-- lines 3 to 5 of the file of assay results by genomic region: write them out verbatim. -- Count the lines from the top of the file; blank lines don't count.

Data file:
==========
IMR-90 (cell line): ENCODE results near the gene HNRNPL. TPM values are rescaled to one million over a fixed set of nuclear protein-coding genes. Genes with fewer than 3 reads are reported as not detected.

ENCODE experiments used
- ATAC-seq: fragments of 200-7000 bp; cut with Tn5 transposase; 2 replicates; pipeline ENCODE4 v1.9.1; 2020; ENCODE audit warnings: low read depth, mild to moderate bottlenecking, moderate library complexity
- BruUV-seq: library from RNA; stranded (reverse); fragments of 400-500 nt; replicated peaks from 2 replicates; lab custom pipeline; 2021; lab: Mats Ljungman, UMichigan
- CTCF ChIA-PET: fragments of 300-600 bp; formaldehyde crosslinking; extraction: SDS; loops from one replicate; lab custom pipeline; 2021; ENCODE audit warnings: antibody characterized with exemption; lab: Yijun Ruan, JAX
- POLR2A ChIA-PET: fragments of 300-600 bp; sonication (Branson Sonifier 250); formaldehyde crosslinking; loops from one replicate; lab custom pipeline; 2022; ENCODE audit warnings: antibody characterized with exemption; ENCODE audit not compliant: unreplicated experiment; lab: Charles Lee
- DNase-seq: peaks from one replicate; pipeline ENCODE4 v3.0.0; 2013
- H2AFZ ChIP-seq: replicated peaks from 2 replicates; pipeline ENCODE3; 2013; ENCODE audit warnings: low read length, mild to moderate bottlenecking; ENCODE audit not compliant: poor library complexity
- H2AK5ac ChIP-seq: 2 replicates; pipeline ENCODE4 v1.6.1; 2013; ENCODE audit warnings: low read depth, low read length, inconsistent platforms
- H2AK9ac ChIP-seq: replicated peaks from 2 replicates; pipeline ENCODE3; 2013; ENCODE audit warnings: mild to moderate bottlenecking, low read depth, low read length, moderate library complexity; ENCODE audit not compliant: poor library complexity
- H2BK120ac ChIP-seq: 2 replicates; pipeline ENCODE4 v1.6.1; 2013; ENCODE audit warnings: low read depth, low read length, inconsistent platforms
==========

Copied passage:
- ATAC-seq: fragments of 200-7000 bp; cut with Tn5 transposase; 2 replicates; pipeline ENCODE4 v1.9.1; 2020; ENCODE audit warnings: low read depth, mild to moderate bottlenecking, moderate library complexity
- BruUV-seq: library from RNA; stranded (reverse); fragments of 400-500 nt; replicated peaks from 2 replicates; lab custom pipeline; 2021; lab: Mats Ljungman, UMichigan
- CTCF ChIA-PET: fragments of 300-600 bp; formaldehyde crosslinking; extraction: SDS; loops from one replicate; lab custom pipeline; 2021; ENCODE audit warnings: antibody characterized with exemption; lab: Yijun Ruan, JAX